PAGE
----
Oklahoma City Thunder v Los Angeles Clippers

Kevin Durant delivers daggers as the Thunder roll over the Clippers


In a big road test against the Los Angeles Clippers for Western Conference supremacy, Kevin Durant was unproductive and almost non-existent to start the game. Those aren’t words you typically use to describe Durant at any point, but it was inexplicably true. The league’s leading scorer was quiet throughout the first quarter, scoring only one lonely bucket.

The slow start spurred a few lines of thought. Maybe the Clippers really did have Durant’s number. Did it make any sense? No, but how do the Bobcats have an all-time series advantage over the Lakers? These things don’t always have to make sense. And after all, Durant had shot just 21-for-58 (36 percent) and turned it over 13 times in his last three games against the Clippers. Maybe something was going on here.

As it turned out, the perfect storm wasn’t brewing for the Clippers — it was just the calm before the storm for Durant, who turned it on late in an impressive 109-97 victory.

While there are many things that contribute to a team’s greatness, the ability to compensate for a star player’s off night ranks high on the list. With most of the action early on taking place in the restricted circle, Thunder guard Kevin Martin broke the game out in a big way. Martin rattled off three straight 3-pointers without a miss between the first and second quarters, capping off a 17-2 Thunder run with a steal and breakaway dunk.

The Clippers will go bench against bench with any team, but Martin’s barrage put them on their heels. Jamal Crawford’s struggles (6-for-18) were a symptom of a greater problem. The bench struggled to outplay the Thunder as a whole, and that’s a main avenue to victory for the Clippers on most nights.

But this wasn’t like most nights for more than a few reasons. Without Chris Paul in the lineup, the steady diet of open looks didn’t come quite as spoon-fed. While Blake Griffin was incredible around the rim with 31 points, 11 rebounds and 5 assists, there was a lot of standing and watching him offensively. With the length of Oklahoma City’s defenders on the perimeter, that usually spells trouble.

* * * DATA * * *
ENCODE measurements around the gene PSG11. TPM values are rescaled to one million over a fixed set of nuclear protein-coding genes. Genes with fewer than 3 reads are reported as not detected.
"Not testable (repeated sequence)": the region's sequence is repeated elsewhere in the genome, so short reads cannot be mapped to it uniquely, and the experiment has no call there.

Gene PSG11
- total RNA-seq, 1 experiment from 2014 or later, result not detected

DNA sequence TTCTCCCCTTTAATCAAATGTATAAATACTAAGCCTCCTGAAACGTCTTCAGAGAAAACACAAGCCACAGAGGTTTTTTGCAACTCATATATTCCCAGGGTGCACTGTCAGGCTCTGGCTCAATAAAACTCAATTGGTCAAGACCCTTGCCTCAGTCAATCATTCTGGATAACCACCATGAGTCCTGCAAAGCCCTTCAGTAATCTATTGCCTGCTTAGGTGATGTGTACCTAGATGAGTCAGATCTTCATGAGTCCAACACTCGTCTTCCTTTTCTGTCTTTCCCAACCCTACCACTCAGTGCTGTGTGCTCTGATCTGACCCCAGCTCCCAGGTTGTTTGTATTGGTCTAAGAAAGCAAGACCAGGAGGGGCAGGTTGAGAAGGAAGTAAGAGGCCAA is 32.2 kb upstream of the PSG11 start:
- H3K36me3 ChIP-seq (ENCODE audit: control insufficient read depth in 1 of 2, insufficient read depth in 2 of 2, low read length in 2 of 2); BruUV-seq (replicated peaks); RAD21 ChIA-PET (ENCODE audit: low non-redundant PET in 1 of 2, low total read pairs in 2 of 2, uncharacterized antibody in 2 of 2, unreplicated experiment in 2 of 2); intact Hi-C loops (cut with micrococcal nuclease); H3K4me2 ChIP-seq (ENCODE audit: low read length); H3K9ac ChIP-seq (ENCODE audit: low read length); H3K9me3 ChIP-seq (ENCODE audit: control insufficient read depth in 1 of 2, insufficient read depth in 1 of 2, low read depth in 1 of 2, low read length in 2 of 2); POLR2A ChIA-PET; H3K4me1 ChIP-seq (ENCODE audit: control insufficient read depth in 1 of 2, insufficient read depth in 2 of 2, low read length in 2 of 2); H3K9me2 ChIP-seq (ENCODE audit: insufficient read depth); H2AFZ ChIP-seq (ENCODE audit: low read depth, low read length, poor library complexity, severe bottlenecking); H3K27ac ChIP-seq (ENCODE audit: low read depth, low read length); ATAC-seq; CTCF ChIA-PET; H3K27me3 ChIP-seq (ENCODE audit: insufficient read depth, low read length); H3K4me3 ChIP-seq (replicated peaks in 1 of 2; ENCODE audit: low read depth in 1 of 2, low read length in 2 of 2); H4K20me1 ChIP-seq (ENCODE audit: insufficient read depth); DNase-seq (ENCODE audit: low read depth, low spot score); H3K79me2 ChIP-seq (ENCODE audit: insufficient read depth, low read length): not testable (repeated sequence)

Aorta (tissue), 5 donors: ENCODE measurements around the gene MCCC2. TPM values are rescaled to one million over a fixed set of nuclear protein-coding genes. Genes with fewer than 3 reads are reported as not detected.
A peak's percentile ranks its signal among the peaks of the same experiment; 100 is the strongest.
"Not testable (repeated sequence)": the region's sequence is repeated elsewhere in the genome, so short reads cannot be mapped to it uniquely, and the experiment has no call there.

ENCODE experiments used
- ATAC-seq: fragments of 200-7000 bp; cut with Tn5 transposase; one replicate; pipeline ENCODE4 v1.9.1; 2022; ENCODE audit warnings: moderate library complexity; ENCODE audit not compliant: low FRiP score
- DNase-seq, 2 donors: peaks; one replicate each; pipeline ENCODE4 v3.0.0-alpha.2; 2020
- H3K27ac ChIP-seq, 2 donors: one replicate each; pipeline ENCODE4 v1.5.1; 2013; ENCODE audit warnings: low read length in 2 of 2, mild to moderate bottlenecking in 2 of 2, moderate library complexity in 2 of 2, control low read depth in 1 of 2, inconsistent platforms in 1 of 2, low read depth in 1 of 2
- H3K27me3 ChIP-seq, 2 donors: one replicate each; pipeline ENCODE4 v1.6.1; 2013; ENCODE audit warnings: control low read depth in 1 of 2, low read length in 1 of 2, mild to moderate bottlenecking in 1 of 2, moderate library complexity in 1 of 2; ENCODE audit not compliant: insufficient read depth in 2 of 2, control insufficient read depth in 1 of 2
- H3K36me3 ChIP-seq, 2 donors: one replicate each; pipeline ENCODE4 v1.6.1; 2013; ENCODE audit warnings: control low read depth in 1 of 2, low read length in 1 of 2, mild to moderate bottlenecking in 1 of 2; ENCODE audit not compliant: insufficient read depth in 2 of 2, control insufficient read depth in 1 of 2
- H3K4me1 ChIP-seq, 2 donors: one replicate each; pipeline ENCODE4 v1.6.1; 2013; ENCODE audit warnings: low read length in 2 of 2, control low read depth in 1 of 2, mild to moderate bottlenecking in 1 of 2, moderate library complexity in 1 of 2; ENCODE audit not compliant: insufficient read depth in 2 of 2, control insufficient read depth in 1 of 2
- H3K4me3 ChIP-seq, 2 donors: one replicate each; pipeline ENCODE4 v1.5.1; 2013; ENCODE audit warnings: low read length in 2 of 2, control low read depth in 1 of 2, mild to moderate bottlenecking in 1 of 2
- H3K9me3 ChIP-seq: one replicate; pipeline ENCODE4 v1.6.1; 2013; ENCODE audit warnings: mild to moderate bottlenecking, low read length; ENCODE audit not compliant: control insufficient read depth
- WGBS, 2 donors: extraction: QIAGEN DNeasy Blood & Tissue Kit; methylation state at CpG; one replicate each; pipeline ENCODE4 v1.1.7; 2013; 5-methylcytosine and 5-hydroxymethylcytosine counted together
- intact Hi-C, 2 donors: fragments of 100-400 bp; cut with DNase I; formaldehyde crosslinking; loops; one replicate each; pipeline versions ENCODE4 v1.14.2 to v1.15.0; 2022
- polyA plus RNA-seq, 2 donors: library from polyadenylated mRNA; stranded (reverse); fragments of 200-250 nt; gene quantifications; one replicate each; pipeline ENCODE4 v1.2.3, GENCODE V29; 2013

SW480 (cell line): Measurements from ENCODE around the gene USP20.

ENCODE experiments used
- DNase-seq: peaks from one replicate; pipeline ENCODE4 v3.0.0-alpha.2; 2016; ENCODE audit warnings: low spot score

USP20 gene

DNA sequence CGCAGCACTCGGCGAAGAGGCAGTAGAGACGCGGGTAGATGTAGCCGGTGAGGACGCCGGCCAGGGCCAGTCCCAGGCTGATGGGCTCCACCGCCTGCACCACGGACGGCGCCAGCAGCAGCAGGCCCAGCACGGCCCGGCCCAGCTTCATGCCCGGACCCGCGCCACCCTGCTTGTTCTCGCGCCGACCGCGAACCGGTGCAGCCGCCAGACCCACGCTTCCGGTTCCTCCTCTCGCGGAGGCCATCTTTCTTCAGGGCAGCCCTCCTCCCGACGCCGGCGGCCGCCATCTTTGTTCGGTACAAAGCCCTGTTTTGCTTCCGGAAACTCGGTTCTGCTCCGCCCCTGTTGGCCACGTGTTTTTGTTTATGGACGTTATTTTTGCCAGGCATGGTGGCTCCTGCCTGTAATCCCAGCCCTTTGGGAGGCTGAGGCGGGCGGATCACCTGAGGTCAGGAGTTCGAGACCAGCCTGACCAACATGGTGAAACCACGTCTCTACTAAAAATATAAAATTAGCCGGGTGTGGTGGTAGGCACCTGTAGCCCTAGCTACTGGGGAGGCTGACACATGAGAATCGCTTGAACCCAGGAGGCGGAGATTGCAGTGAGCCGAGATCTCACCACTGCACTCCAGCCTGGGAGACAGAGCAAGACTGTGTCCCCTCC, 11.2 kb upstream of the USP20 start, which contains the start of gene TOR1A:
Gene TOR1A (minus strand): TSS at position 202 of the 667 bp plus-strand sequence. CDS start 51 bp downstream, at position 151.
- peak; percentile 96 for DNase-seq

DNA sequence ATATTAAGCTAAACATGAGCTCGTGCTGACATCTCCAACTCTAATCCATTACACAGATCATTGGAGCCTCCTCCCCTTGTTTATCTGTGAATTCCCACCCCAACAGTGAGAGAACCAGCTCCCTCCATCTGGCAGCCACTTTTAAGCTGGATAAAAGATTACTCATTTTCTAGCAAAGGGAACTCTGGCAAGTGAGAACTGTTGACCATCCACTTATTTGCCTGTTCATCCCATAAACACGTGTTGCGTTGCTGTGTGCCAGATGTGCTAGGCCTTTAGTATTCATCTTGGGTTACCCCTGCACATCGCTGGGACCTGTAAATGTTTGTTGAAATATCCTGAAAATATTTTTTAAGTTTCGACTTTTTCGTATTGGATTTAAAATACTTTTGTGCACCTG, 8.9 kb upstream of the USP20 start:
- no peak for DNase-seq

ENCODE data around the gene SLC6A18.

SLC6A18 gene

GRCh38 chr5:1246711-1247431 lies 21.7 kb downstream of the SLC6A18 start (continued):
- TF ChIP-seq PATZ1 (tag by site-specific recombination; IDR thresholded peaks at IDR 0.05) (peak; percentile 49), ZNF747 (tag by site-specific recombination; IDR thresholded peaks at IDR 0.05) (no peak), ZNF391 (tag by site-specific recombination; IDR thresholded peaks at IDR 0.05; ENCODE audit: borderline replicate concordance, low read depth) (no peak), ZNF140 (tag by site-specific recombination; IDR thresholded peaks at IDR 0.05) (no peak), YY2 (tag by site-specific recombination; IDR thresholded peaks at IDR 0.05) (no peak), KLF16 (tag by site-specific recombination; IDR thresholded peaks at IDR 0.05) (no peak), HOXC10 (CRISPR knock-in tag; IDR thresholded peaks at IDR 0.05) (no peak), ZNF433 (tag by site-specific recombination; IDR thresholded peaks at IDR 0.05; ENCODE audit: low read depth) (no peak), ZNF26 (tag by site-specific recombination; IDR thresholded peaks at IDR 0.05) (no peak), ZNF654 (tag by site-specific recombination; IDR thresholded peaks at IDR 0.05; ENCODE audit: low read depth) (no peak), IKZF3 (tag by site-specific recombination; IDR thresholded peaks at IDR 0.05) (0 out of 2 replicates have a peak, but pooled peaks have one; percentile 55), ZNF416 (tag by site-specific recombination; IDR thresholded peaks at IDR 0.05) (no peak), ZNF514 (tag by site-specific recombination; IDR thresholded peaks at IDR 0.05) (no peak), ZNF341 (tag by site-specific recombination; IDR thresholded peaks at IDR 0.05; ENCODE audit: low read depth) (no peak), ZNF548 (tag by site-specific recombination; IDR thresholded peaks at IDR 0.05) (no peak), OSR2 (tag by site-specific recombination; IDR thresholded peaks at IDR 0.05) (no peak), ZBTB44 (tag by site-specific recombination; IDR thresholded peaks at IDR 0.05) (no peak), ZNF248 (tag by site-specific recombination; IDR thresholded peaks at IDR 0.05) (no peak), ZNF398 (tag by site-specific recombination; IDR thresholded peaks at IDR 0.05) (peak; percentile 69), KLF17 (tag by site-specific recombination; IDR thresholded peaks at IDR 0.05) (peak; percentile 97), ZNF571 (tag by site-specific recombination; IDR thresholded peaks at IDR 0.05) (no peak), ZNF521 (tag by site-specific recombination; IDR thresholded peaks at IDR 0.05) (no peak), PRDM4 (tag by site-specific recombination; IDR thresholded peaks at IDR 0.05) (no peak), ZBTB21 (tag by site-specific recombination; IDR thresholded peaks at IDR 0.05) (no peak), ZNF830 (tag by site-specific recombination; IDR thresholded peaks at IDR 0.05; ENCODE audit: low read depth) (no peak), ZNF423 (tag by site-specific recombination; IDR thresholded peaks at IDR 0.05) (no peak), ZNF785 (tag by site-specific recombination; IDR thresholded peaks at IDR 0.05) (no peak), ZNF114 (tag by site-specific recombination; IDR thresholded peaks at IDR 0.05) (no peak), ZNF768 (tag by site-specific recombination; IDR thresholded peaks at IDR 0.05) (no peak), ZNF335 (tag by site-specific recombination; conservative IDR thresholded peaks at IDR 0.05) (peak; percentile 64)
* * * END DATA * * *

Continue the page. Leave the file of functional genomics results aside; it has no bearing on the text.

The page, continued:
Still, it wasn’t the Clippers’ offense that doomed them in this one, and even though the Thunder shot 52.6 percent from the field, it’s hard to degrade the defense either.  With Durant scoring just 8 points in the first half, Oklahoma City received unexpected perimeter performances from Thabo Sefolosha (3-for-5 from deep) and Russell Westbrook (3-for-6). Most defenses will gladly live with that instead of Durant, but the Clippers wouldn’t live for long.

After cutting Oklahoma City’s lead to eight about halfway through the fourth quarter, Durant finally made some real noise. After banking in a 3-pointer minutes earlier, Durant touched nothing but net on his next 3-point attempt. That one felt so nice that the very next time down the floor, Durant pulled up from the left wing and did it again. Nylon.

It was right about this time that you figured the Clippers were done. The life was understandably sucked out of the crowd, there was no Chris Paul to break in case of emergency, and 14 points is an awful lot to make up in half a quarter.

But who knows? Maybe they could have, if only Durant’s flair for the dagger wasn’t contagious. Out of the timeout, as he faked a pull-up and penetrated, Durant kicked it to a wide-open Serge Ibaka in the corner for 3. Forget that Ibaka has made exactly 9 shots form behind the arc in his career — it fell in like it was from Durant’s hands himself.

If there were a referee more of the Mills Lane variety than the Joey Crawford type, he would have called the fight right then and there. But after a Matt Barnes 3-pointer on the other end to answer Ibaka’s, Durant made extra sure to drive the point home with an emphatic spike right down the heart of the defense.